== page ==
Several of the album’s songs consist of Magnuson narrating one of her hallucinogenic dreams, from the sexually-charged, perhaps hostage-drama inspired “Decadent Iranian Country Club” to the hilarious “David Bowie Wants Ideas.” Some of my personal faves are “Frank,” where Magnuson shrieks out Sinatra quotes while the band pounds out a Punk/Jazz soundtrack, “Dazed and Chinese,” a cover of the Led Zeppelin classic with lyrics in Mandarin, and “Crime,” a glammy Bowie-meets-Zappa peyote fever dream. Double Bummer was released in the last months of Reagan’s presidency and just before the election of the papa Bush, and Bongwater included plenty of political subtext, from Richard Nixon’s creepy victory speech in “So Help Me God” to the roll call of the guilty in “Reaganation.” Double Bummer is an exquisite and spastic evocation of the confused time that spawned it, and a testament to the state of Art Rock in the late ’80s. It is available on CD, but the two disc set includes Bongwater’s previous EP and an admittedly great pair of covers; their take on The Monkees’ “Porpoise Song” and Roky Erickson’s “You Don’t Love Me Yet.” But all the extra material makes the album go on just a shade too long; I prefer the purity of enjoying the beginning, middle and end of Double Bummer as it was intended.
My next vinyl burn was a combination of a pair of short releases by the Chills, a New Zealand combo that was primarily the brainchild of guitarist/vocalist Martin Phillipps but incorporated the musical talent of a good deal of the NZ scene of the ’80s and early ’90s. Looking for something completely different, I stumbled across my vinyl copy of Kaleidoscope World, an 8-song mini-album that collected tracks from the Chills’ initial single releases, and in a similar quest through my cassette archive I found my Chills’ Lost EP tape, a six-song quickie of about the same vintage as the songs on the album. Given their brevity and similar sonic make-up, I thought they’d make a nice combination on a single disc.
The Chills were truly one of the great Pop bands from Down Under at that time. They had a sound that suggested early R.E.M. obsessed with “See Emily Play”-era Pink Floyd, but shot through with the edgy Pop conviction that oozes from the pores of anyone from the Australia/NZ sphere of influence. As good as this early work was -- “Rolling Moon,” “Pink Frost” and “Doledrums” have the dark melodicism of Joy Division coupled with the rollicking psychosis of Split Enz with weird touches of spritely Pop beauty, like NZ’s version of Robyn Hitchcock -- the Chills’ later albums were little masterpieces, particularly 1990’s Submarine Bells and 1992’s Soft Bomb. Both are long out of print, but are well worth the effort of scouring the area’s used joints to find.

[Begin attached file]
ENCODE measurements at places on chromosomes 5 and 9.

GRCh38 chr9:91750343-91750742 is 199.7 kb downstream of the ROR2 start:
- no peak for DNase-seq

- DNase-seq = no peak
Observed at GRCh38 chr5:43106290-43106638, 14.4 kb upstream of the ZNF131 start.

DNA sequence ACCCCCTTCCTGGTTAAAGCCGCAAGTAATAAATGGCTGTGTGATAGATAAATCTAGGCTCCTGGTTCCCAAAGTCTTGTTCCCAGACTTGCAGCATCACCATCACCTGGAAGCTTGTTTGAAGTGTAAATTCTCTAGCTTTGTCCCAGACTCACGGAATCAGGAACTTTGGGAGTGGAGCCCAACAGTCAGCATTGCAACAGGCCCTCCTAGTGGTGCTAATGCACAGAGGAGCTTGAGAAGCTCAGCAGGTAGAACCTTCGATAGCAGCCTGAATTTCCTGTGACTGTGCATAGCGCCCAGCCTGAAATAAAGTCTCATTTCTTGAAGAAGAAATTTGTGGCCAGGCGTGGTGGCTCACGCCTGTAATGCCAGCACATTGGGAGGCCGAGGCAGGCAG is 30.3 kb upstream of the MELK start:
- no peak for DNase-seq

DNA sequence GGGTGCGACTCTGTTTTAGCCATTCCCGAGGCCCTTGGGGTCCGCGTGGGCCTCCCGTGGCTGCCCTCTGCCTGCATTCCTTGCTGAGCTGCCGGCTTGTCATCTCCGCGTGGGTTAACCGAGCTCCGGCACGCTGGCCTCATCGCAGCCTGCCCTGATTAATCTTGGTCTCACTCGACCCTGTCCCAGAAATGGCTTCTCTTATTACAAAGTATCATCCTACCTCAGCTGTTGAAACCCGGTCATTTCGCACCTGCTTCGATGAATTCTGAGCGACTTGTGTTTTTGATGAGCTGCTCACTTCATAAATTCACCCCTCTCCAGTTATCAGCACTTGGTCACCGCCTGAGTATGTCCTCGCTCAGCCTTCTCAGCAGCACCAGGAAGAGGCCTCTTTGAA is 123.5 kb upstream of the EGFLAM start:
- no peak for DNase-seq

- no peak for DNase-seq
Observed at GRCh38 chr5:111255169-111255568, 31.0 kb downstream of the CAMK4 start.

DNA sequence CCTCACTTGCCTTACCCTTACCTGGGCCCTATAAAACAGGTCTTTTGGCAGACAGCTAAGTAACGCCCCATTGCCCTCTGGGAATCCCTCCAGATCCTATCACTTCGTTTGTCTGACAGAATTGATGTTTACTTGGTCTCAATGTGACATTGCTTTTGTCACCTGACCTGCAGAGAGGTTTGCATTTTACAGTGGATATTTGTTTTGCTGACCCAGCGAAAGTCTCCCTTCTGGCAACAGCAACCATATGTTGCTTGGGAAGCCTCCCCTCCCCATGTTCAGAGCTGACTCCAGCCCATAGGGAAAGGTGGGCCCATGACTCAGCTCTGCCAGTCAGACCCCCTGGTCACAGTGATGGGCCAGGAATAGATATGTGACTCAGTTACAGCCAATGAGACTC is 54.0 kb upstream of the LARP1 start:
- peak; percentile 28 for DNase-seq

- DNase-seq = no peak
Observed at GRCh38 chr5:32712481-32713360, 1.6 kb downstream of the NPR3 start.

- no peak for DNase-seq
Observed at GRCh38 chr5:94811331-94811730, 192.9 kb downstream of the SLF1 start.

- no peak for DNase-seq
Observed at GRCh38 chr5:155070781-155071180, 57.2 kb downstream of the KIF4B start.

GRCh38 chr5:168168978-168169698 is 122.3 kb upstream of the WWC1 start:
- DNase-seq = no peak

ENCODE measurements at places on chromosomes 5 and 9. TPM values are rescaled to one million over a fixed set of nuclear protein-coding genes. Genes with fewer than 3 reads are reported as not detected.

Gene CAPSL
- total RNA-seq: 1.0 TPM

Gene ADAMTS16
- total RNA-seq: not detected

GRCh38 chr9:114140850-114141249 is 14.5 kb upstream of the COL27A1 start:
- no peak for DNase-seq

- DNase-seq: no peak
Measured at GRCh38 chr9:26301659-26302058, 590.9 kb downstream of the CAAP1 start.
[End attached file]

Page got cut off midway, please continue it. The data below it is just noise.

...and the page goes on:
No shows to report on this week, so let me once again sing the praises of a fallen star, and one whose passing was sadly undernoticed. Just before Christmas, Delaney Bramlett died in a California hospital from complications of gall bladder surgery. Bramlett had a long history; he was best known as half of Delaney & Bonnie, his duo with then-wife Bonnie Bramlett, and their 1970 hit “Only You Know and I Know.” At one point, they were known as Delaney & Bonnie & Friends; their friends included Eric Clapton, Dave Mason and Jim Keltner. He also co-wrote “Let It Rain” with Clapton and “Superstar” with Leon Russell. Some friends.
Just this past summer, I found Delaney’s Mobius Strip album in the vinyl racks at Everybody’s, a great slice of Southern fried Rock and Gospel and Blues from 1973, about the time he and Bonnie went their separate ways. Mobius Strip is a splendid example of everything Delaney Bramlett did well and proof of all that will be missed in his absence.